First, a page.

During his first year as mayor, Ray Nagin has received well-deserved praise for trying to develop a cost-effective and time-efficient electronic government, or e-government, at City Hall. Among other accomplishments, Nagin, a former cable television executive, has used Internet job sites to attract private-sector talents such as the erudite Greg Meffert, the city's first chief technology officer, who is charged with modernizing the city's archaic internal information systems and introducing online services.
Under Meffert, the city's Web site has become more "user-friendly." Citizens can now pay traffic tickets and city taxes, access records and report problems -- even new potholes -- without needing to take time from work to wait in line at some doleful government building. Roughly 2,000 new personal computers have been introduced at City Hall, paid for by $2 million in savings realized by Meffert's office. The administration's gee-whiz technology also features hand-held BlackBerry wireless communications devices that allow the mayor and nearly 30 members of his top staff to exchange text messages in "real time."
We welcome the mayor's IT (information technology) movement as long as it remains compatible with the twin goals of ensuring transparency of government and access to public information. However, reported events of the past two weeks remind us that technology can have a dark side -- most of it arising from the human nature of its users.
Since the ouster of former city Chief Administrative Officer Kimberly Williamson Butler, the administration's omnipresent BlackBerries have become a source of political embarrassment for Nagin. Widely disseminated transcripts of alleged BlackBerry messages exchanged Feb. 25 depict the mayor's inner circle disparaging Butler with such indelicate phrases as, "The bitch thinks she's back." The Nagin administration has declined to comment on the authenticity of the transcripts. We have not heard the end of that story.
The BlackBerries saga highlights the myriad possibilities for abuse in e-governments statewide. If it hasn't happened already, email soon will outstrip telephone usage in government office communications. With prestige, power and potential financial loss at stake through litigation, we recognize an ugly potential for any e-government to circumvent Louisiana's public records and open meeting laws.
So, too, does the private Public Affairs Research Council (PAR), a research organization based in Baton Rouge. In February, PAR issued a timely 16-page report on e-government and Louisiana's open government "sunshine laws" titled, "The Promise and Peril of New Technology." (The report is available on PAR's Web site www.la-par.org.) "E-mail, conference calls and instant message devices make it very easy for the members of a public body to quickly confer on an issue and reach a consensus out of public view," PAR notes. "The use of technological devices to circumvent the open meetings law should be explicitly prohibited."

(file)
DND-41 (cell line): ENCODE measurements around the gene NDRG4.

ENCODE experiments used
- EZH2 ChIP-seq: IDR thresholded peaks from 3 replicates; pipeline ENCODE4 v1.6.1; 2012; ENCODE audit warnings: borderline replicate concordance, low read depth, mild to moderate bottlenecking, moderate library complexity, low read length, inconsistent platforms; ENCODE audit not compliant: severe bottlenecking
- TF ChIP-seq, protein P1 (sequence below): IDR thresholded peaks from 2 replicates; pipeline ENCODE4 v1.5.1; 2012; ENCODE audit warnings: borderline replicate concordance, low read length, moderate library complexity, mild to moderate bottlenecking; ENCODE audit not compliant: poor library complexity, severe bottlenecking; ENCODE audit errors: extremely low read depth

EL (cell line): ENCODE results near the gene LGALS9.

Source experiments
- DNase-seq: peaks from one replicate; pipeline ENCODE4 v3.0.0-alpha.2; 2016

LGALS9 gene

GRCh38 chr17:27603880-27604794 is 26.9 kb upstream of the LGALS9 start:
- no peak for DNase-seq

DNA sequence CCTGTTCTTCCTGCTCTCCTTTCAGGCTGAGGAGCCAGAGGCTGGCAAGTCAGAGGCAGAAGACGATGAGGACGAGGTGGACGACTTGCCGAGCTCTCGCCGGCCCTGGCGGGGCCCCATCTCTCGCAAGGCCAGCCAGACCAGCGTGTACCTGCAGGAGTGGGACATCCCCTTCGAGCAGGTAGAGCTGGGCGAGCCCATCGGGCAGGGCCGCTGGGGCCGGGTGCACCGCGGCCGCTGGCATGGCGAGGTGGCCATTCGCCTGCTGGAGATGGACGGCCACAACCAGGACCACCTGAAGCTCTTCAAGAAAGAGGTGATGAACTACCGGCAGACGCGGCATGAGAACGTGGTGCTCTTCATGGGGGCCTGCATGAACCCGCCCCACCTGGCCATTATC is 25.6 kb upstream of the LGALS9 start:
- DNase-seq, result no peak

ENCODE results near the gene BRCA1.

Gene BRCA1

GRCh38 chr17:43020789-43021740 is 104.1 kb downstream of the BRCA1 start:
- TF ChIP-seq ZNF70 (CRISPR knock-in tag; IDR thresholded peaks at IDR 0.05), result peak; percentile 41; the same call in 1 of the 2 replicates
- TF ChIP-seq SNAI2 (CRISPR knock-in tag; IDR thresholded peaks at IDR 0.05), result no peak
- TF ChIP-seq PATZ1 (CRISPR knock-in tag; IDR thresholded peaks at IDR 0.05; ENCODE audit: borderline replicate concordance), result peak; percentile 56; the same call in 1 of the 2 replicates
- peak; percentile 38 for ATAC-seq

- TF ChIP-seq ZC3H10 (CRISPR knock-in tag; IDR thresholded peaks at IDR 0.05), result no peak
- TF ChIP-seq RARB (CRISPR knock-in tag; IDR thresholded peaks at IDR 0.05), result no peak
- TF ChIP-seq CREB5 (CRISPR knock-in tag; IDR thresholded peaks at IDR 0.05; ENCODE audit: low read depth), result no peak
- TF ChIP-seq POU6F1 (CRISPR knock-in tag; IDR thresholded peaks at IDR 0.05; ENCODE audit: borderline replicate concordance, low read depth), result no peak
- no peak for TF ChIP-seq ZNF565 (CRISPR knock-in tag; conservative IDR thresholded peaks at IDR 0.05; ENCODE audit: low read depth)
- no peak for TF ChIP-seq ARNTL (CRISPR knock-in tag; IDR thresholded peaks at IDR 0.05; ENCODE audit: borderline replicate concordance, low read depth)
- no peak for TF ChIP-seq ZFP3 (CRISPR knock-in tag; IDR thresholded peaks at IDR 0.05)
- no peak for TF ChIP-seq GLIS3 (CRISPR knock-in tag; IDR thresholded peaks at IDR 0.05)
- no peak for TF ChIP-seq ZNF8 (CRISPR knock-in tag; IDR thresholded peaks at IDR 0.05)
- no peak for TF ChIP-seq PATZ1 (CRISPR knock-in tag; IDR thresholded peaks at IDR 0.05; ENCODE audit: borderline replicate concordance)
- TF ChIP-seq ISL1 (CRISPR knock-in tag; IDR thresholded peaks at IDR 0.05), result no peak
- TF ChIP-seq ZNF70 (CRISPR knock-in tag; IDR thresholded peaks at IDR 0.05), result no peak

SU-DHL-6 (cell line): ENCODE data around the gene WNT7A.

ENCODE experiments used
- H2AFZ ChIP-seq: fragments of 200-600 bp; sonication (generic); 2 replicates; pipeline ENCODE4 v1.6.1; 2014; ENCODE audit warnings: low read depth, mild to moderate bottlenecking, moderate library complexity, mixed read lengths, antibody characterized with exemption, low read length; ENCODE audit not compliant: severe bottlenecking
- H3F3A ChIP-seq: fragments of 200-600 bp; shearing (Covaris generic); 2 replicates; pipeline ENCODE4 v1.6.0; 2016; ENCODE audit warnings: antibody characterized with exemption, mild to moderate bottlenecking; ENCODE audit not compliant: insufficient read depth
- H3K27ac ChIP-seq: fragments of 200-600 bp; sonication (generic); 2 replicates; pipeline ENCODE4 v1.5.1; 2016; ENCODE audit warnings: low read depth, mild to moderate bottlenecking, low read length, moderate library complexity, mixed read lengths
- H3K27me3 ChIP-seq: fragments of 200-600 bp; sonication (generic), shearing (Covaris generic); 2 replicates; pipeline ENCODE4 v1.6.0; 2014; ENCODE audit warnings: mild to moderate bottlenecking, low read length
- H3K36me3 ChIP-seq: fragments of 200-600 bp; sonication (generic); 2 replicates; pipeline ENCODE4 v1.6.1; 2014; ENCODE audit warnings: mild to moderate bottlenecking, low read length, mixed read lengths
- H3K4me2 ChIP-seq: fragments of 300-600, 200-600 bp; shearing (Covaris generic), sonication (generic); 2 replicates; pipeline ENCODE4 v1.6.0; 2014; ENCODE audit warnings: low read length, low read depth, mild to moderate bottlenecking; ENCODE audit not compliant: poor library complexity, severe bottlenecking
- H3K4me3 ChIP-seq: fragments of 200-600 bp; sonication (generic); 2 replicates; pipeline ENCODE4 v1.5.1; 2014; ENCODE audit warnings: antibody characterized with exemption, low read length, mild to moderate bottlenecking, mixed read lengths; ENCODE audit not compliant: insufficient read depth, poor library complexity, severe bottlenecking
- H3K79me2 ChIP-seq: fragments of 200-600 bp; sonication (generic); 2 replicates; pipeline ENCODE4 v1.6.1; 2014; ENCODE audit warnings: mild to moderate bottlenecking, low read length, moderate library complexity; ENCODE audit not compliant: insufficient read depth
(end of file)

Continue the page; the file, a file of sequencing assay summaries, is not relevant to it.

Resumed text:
Mayor Nagin and the City Council should take the lead in supporting PAR's recommended changes to the Sunshine Laws. The Nagin team also should turn off their BlackBerries during public meetings as well as when they meet with individuals. The devices are, at a minimum, rude interruptions. At worst, they suggest conspiratorial communication -- much like seeing top political officials whispering in each other's ears while someone else is talking.
More specifically, we agree with the following PAR recommendations of special interest to the city:
PAR notes that Louisiana's public records law specifically "includes electronic formats." However, state law may be unclear as to what constitutes a "public record." The Legislature should amend the law to explicitly include e-mail and Web site information as public records.
State laws should be amended to permit citizens to request public records verbally or in writing "by any means," including regular mail, fax or email. The City Council should check local ordinances to ensure there is no charge for local fax and email responses to public records requests.
Metro area and parish custodians of public information should immediately develop and post written retention policies for preserving public information on paper as well as electronically.
"Without a retention policy in place, public employees run the risk of breaking the law every time an e-mail is deleted or a memo is tossed in the trash," writes PAR research analyst Charlotte Bergeron, who estimates only 40 percent of all municipalities in Louisiana have such a policy. Also, it is not likely that most local governments are saving email and Web site information for the state public records laws' general requirement of three years.
Public records custodians must train employees who handle public records. Workers should receive specific instruction on the uses of email, BlackBerries and other electronic devices for government business, with prohibitions against personal use. We also support PAR's recommendation that the public records law be amended to prohibit "access fees" for public information. Contracts with commercial vendors likewise should specify that no fees be charged to access public records.
The saga of the BlackBerries should be a wake-up call to the Nagin administration and other custodians of public records. The best use of technology is for an open, transparent government. The public is also online -- and we're watching.